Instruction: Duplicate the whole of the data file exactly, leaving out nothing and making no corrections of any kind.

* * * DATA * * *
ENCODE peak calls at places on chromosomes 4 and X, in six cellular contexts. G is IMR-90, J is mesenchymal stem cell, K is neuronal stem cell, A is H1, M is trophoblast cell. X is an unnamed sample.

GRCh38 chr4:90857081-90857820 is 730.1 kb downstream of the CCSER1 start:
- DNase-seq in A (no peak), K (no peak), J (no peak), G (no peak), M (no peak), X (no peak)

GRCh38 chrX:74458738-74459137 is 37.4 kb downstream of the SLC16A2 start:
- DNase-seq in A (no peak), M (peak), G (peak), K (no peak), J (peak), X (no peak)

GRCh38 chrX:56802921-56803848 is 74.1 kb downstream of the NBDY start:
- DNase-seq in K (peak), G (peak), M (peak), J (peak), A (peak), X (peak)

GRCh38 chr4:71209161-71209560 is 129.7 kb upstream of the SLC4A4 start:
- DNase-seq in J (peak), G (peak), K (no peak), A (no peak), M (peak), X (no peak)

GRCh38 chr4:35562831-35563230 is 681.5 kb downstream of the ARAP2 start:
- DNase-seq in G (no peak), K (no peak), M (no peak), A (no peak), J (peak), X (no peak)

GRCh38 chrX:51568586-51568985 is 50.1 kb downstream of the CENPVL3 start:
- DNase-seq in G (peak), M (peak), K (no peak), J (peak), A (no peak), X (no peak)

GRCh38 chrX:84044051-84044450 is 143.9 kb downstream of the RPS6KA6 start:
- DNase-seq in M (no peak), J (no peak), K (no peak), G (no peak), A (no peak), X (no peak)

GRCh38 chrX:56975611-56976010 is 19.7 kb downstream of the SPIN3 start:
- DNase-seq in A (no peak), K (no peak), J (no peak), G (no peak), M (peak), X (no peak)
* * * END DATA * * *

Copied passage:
ENCODE peak calls at places on chromosomes 4 and X, in six cellular contexts. G is IMR-90, J is mesenchymal stem cell, K is neuronal stem cell, A is H1, M is trophoblast cell. X is an unnamed sample.

GRCh38 chr4:90857081-90857820 is 730.1 kb downstream of the CCSER1 start:
- DNase-seq in A (no peak), K (no peak), J (no peak), G (no peak), M (no peak), X (no peak)

GRCh38 chrX:74458738-74459137 is 37.4 kb downstream of the SLC16A2 start:
- DNase-seq in A (no peak), M (peak), G (peak), K (no peak), J (peak), X (no peak)

GRCh38 chrX:56802921-56803848 is 74.1 kb downstream of the NBDY start:
- DNase-seq in K (peak), G (peak), M (peak), J (peak), A (peak), X (peak)

GRCh38 chr4:71209161-71209560 is 129.7 kb upstream of the SLC4A4 start:
- DNase-seq in J (peak), G (peak), K (no peak), A (no peak), M (peak), X (no peak)

GRCh38 chr4:35562831-35563230 is 681.5 kb downstream of the ARAP2 start:
- DNase-seq in G (no peak), K (no peak), M (no peak), A (no peak), J (peak), X (no peak)

GRCh38 chrX:51568586-51568985 is 50.1 kb downstream of the CENPVL3 start:
- DNase-seq in G (peak), M (peak), K (no peak), J (peak), A (no peak), X (no peak)

GRCh38 chrX:84044051-84044450 is 143.9 kb downstream of the RPS6KA6 start:
- DNase-seq in M (no peak), J (no peak), K (no peak), G (no peak), A (no peak), X (no peak)

GRCh38 chrX:56975611-56976010 is 19.7 kb downstream of the SPIN3 start:
- DNase-seq in A (no peak), K (no peak), J (no peak), G (no peak), M (peak), X (no peak)